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Here we have a very basic drawing I’ve created to work with today. Some of you may recognize the Idler Arm from the part modeling examples in the Essentials training class. Today we are going to look at annotating a drawing of it.
In this drawing, so far I have added in dimensions that were marked for drawing using model items. At this point we can see that SolidWorks has already begun to take advantage of the symbols that we have at our disposal. For example, each diameter dimension that I have added has the diameter symbol alongside the dimension value. Radii are represented with an “R” character added into the dimension text in a similar fashion.
We know that we can edit these annotations ourselves, either by typing into the Dimension Text box, or by adding in one of the symbols that SolidWorks has placed at our disposal. They have created a number of flags, tolerance symbols, and other modifiers, but what if the symbol we would like to use isn’t in SolidWorks Symbol Library? For example, a geometric shape other than a circle, square, or triangle?
We have the ability to create our own symbols by working with the Gtol.sym file that defines our Symbol library in SolidWorks. The file location depends where you set your install, but will commonly be C:Program FilesSolidWorks CorpSolidWorkslangenglish.
Before we jump in, let’s take a precaution here and make a copy of our current Gtol file. Copy and paste it within the english folder; I left mine named “Gtol-Copy.sym”. This will allow us to edit our Gtol file with a back-up in case we decide to discard our edits. If you decide to revert to this copy, simply delete your edited Gtol.sym file, and rename the copy to Gtol.sym.
Now that we have a copy, let’s open up our Gtol file in notepad so that we can edit it. Looking at the file we can see that at the beginning there is an explanation of the formatting:
Following this format we can begin to add our own symbols to our library. Here I am going to create a new library of Pentagons, and I am going to add a number in the center of each. Here is the text that I added to the Gtol file:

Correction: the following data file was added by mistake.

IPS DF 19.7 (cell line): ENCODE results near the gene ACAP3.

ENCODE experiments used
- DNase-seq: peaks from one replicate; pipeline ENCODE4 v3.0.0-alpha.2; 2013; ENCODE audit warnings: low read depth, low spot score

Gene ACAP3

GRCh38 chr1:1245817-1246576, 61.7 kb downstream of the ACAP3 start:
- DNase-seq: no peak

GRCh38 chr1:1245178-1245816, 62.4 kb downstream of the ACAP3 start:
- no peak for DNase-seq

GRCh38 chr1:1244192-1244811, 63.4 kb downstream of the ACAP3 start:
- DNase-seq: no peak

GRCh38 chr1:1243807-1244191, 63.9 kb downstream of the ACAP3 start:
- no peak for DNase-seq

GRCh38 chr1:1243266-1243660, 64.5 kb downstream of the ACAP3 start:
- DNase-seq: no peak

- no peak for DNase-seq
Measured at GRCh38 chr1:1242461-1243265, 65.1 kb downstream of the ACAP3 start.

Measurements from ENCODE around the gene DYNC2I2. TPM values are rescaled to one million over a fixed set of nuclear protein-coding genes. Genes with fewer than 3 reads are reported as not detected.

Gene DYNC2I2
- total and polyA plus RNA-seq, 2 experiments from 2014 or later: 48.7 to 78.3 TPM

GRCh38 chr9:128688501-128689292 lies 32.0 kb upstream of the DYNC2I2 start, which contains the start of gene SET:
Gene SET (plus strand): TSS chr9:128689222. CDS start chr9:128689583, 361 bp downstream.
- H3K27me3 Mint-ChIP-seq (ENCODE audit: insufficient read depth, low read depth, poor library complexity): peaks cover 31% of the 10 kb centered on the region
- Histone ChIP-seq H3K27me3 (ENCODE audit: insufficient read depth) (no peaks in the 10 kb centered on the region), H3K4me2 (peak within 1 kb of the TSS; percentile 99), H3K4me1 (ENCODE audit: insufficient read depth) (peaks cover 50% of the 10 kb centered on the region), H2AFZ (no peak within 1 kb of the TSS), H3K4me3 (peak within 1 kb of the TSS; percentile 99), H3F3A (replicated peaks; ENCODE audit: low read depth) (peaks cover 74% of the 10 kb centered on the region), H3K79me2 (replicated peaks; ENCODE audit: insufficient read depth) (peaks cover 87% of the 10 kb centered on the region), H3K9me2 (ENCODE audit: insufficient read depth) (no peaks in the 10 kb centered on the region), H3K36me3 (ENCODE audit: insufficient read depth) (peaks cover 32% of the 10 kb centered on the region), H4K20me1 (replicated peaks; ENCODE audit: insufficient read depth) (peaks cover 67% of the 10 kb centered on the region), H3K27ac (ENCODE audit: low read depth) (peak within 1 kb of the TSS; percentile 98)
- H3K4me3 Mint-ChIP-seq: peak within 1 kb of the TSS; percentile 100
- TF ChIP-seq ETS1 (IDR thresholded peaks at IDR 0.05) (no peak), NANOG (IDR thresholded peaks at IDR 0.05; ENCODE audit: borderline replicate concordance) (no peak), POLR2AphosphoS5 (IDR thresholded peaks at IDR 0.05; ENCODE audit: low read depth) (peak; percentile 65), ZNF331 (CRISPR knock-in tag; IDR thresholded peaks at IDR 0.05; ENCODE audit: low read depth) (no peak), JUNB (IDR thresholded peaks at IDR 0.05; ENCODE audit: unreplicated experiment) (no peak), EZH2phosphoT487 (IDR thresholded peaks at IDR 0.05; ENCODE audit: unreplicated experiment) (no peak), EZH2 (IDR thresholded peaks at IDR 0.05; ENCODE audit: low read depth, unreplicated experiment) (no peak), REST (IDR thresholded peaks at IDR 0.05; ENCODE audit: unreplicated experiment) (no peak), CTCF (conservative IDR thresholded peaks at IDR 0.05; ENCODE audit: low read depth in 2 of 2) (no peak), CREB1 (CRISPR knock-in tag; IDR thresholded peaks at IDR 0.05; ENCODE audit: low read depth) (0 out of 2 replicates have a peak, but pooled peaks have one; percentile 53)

Now that we have edited our Gtol file, we can open SolidWorks and bring up our drawing. Note, if you had SolidWorks open when you edited the symbol library, you will need to close it and re-open to see the additions you have created. The symbols we have created can be used to annotate our drawing in several ways. For example, they could be added as a note; or they could be inserted along with a dimension as I have shown here. By selecting “More,” the Symbols window will come up, and after our symbol is chosen, you can see the name of the symbol we defined in Gtol come up in the Dimension Text box.
We have completed the creation of some new symbols and have inserted them into our drawing. A limitation to keep in mind: if you send the drawing with your custom symbols to someone else, just like sending an assembly without the part files, another person won’t be able to view your symbols if their Gtol file doesn’t create them. In almost all cases the SolidWorks Symbol Library will meet our needs, but I found it interesting working with the Symbol Library and it gave me a better understanding of how our Symbols are created.
If you have any questions I would be happy to answer them in the comments section.